Electoral Contributions and the Cost of Unpopularity
Thomas Bassetti () and
No 05/2015, Working Papers from University of Verona, Department of Economics
When considering contributions to electoral campaigns in the U.S., the data reveals that total contributions within industries tend to vary signifcantly over time. To explain this evidence, we present a model in which interest groups finance politicians that require funding for campaign advertising in exchange for policy favors. Our model predicts that interest groups related to industries that experience a rise (decline) in popularity will reduce (increase) the amount of resources devoted to campaign financing. Intuitively, an industry that suffers from a loss of popularity will face greater costs of obtaining policy favors, since it must provide candidates with greater contributions for campaign advertising, in order to compensate for its decline in reputation. The empirical analysis, based on U.S. House elections between 2000 and 2004, strongly supports this finding.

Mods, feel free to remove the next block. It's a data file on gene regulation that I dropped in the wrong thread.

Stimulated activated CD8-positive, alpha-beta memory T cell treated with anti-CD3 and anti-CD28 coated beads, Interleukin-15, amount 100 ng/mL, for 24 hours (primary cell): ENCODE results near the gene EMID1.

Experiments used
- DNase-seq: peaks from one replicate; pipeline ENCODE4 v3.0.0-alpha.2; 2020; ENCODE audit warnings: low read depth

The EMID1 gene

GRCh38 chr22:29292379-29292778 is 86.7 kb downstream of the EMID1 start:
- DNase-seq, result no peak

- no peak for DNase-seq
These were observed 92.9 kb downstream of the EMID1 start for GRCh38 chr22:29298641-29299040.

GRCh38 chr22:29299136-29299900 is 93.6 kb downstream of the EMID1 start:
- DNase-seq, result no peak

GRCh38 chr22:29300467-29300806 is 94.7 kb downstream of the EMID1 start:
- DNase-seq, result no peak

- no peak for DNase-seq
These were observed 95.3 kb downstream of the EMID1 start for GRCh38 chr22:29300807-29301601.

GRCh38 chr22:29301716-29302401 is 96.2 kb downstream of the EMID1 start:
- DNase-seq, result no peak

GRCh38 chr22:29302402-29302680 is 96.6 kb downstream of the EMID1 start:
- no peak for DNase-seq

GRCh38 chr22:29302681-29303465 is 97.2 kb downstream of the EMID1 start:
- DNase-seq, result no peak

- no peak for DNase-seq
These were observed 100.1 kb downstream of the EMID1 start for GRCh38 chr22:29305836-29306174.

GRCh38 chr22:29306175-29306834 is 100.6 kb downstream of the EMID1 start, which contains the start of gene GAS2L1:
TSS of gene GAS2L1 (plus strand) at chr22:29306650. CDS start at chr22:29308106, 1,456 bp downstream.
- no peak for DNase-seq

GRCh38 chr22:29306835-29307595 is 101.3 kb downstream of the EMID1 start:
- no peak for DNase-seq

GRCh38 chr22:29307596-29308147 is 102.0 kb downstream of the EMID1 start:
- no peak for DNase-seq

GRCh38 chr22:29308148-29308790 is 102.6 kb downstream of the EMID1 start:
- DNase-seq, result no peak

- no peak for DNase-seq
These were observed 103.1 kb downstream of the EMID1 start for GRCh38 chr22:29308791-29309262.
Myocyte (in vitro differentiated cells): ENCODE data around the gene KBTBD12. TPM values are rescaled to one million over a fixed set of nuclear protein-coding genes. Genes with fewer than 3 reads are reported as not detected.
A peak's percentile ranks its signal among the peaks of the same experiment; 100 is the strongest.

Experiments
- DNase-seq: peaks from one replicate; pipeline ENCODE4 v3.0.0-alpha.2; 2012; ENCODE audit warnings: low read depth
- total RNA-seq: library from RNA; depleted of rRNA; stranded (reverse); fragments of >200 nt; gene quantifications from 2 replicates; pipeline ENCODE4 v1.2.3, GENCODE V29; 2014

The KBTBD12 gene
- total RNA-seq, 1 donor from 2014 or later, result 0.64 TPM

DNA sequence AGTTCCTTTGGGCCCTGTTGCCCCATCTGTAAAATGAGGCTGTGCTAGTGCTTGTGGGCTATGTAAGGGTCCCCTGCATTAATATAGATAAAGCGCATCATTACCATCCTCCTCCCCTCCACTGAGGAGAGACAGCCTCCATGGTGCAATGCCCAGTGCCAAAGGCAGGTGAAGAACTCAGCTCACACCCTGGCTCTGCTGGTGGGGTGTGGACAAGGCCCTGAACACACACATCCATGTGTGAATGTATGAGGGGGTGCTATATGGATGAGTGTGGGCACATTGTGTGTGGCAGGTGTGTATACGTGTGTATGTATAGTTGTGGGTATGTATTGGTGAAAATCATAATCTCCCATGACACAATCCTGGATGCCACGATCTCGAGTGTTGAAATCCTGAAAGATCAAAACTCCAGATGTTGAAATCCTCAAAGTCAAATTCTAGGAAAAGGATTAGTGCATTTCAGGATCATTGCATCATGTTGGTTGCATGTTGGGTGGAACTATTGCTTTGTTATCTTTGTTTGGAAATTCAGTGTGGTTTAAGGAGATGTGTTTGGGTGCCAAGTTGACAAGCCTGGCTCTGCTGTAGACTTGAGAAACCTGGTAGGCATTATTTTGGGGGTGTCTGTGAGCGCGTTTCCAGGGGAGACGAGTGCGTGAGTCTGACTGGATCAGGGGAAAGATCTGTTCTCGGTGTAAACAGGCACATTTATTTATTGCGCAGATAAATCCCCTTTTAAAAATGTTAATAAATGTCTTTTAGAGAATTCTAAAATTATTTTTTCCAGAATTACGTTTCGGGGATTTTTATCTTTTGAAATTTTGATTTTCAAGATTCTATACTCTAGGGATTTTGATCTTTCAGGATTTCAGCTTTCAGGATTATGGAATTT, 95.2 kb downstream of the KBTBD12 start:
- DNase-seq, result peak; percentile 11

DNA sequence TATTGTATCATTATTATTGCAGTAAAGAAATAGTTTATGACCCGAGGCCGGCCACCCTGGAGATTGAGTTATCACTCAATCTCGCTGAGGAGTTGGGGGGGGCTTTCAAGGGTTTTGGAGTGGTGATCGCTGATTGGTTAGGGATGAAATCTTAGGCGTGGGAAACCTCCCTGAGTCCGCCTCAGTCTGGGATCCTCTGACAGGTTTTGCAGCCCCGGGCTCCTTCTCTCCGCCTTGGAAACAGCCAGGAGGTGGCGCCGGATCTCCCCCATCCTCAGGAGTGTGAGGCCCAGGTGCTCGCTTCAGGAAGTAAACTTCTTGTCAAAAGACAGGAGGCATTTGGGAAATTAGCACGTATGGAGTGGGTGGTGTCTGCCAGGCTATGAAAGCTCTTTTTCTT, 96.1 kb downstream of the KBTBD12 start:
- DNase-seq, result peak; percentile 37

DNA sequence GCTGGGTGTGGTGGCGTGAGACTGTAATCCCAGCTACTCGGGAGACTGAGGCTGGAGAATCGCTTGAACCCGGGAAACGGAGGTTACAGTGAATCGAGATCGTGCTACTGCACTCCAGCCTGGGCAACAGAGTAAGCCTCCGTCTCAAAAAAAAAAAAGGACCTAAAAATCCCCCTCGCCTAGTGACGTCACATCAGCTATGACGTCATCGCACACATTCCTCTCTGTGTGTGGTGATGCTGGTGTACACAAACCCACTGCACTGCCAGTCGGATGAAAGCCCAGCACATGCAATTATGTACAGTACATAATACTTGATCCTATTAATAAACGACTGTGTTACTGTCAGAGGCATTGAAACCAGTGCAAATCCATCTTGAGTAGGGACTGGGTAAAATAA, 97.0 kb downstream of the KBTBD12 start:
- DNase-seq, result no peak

Keywords: Campaign Finance; Interest Groups; Elections; Popularity (search for similar items in EconPapers)
JEL-codes: D72 P16 (search for similar items in EconPapers)
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Journal Article: ELECTORAL CONTRIBUTIONS AND THE COST OF UNPOPULARITY (2017)
Working Paper: Electoral Contributions and the Cost of Unpopularity (2016)
Working Paper: Electoral Contributions and the Cost of Unpopularity (2015)
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